The siege of Château Gaillard was the great set-piece of the struggle for Normandy. The castle itself was justly renowned by contemporaries as a marvellous feat of engineering. Sited on a dramatic crag overlooking the confluence of the rivers Gambon and, crucially, the Seine, this castle was the prized personal project of Richard the Lionheart. He had endured an interdiction on Normandy to build his ‘beautiful castle on the rock’, his ‘saucy castle’ as it is often called (’bold’ or even ‘hardy’ castle may be more accurate translations). It was constructed in one startling phase between 1196 and 1198, a remarkably short time. Richard spent more than £11,500 on it, more than on all his castles in England during his entire reign, an amount that came to more than twice Normandy’s total annual revenues. The castle was the heart of its own complex defence system that included the island fort of Île d’Andely, the new walled town of Petit-Andely, the fortifications of the original town of Andely, a stockade and outlying forts. It represented the apogee of castle-building and techniques, and it was with good reason that the writers of the age considered it impregnable. It was here that one of the most dramatic sieges – arguably
most dramatic siege – of the entire Middle Ages was carried out between the end of September, 1203 and March 1204.
The place of Château Gaillard in history has been immortalised by William the Breton’s hugely detailed, and therefore invaluable, accounts. He was an eyewitness to most of the events that occurred there and this is reflected in the space he devotes to it; other chroniclers, in comparison, barely mention the siege in more than passing.
Despite the epic qualities of the siege and its enormous consequence for the course of English history, its details have been largely overlooked by writers outside France, the last major published accounts of any note in English being those by Kate Norgate in 1887 and 1902, with my contributions on one aspect of the siege from the last few years.
What follows is based closely, but by no means exclusively, on William the Breton’s description of events, especially as laid down in his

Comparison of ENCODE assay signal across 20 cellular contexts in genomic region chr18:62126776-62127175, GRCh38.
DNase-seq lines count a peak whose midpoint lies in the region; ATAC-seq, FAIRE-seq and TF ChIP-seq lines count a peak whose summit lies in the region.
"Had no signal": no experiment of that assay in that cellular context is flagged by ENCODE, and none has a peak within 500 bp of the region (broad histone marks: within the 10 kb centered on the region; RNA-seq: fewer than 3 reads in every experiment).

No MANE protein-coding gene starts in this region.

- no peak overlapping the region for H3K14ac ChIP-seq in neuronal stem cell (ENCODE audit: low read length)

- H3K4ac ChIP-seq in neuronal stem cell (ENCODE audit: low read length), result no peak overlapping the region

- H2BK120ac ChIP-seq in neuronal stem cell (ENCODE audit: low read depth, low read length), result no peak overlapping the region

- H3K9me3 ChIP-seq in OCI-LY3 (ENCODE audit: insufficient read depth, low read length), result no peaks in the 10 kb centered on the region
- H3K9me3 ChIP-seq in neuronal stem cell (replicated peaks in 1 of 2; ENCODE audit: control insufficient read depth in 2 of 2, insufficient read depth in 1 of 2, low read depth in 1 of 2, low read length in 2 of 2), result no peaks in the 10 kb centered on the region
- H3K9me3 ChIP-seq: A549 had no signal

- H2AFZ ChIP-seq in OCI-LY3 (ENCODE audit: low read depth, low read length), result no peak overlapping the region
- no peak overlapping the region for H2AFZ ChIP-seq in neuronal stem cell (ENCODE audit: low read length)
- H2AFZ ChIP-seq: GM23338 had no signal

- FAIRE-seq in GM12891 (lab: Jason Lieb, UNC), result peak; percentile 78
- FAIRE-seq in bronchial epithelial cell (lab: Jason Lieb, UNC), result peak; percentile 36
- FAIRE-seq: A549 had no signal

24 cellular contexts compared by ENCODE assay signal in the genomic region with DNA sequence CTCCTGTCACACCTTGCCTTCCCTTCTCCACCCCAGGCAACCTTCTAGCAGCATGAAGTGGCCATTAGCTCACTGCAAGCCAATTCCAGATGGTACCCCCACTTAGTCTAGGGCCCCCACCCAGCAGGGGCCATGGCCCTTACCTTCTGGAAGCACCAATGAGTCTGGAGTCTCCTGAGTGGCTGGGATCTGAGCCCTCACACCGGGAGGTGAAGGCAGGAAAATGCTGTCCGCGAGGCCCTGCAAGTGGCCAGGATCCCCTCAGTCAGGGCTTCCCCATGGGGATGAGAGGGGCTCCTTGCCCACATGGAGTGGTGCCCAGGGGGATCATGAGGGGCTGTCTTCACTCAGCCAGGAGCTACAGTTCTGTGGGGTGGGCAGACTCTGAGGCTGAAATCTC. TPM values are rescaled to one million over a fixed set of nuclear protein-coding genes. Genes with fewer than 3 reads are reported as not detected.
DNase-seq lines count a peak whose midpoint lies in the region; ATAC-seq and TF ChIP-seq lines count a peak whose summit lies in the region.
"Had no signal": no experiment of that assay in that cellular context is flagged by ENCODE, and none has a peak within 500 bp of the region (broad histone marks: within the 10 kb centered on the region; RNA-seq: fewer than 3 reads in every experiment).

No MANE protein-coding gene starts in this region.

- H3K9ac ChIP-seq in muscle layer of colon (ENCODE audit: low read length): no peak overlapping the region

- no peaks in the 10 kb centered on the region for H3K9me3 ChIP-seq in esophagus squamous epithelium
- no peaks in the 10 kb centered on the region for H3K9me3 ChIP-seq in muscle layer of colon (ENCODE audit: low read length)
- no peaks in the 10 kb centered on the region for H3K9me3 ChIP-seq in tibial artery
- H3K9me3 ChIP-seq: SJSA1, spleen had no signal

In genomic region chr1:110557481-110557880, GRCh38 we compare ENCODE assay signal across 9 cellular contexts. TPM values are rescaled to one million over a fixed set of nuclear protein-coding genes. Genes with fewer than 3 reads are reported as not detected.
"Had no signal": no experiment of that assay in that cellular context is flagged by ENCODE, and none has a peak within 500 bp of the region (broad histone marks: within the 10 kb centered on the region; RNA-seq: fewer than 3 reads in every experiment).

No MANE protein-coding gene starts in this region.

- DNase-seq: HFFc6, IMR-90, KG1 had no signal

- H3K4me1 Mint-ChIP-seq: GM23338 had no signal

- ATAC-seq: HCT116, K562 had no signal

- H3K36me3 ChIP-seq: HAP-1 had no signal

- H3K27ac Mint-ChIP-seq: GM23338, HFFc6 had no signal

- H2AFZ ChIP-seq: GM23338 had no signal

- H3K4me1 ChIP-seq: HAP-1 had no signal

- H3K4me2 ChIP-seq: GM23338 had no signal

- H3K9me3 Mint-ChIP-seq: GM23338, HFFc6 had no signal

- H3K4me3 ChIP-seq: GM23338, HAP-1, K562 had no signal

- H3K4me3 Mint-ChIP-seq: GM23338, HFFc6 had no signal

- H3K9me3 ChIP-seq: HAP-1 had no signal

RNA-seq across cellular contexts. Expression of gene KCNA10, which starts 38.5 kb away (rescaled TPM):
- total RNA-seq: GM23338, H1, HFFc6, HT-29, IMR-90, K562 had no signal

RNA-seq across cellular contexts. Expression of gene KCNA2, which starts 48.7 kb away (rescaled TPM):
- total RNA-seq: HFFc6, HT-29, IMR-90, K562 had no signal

(a source which requires some careful handling and which, due to its abstruse nature, has not been used by historians as much as William’s more straightforward chronicle).
Having descended down the Loire by boat, taking Saumur and Loudon along the way, King Philip of France returned to Normandy to invest Château Gaillard. He began by isolating it. With Vaudreuil already in his hands, in August he besieged another satellite fort of Radpont. This resisted for three weeks before surrendering in late September; a substantial garrison of 20 knights, 100 sergeants and 30 crossbowmen was taken prisoner. Philip then rested and reinforced his men before fully investing the defence complex at Château Gaillard. The flow of events was going his way. His soldiers had raised John’s siege of Alençon and regarrisoned Tours; William des Roches and Philip’s mercenary captain Cadoc had taken possession of Angers; by April 1203 Le Mans was in Philip’s hands; his allies were making advances throughout Anjou. Pushed out of Anjou and Touraine, John resorted to ravaging Brittany, possibly to draw enemy forces away from the pincer formation they had developed. But he achieved nothing. His army and resources were needed on two fronts, in the south-west and the north-east; it was in the north-east that Philip’s grip was hurting most.
The French army marched up to Petit-Andely and pitched camp on the bend of the river opposite the town. Philip, ever cautious and realistic, knew his objective was both daring and ambitious, and prepared for a lengthy siege. The castle was in the charge of Roger de Lacy, the Constable of Chester. Roger of Wendover describes this seasoned and ruthless soldier as ‘noble and warlike’ (both Richard and John rated him highly as a commander) and this was not just the view of the English chroniclers; the heroic defence that he and his garrison were to make become widely recognised. Roger was an Englishman with no landed interests in, or attachments to, Normandy; he stood to benefit only from the English king’s fortunes and was therefore completely loyal to John. Indeed, in 1199 de Lacy had hesitated in his support of John’s accession to the throne and had consequently fallen under the king’s suspicion; here was his chance to prove himself in his lord’s eyes. His first defensive measure was to destroy the bridge joining the left bank to the island, thereby denying the French both crossing and easy communication to the facing banks. Philip therefore had need to construct his own bridge, but this process was hampered by the defensive stockade across the Seine, which obstructed the transport of materials necessary for the bridge’s construction. Philip’s initial objective was to remove this obstacle.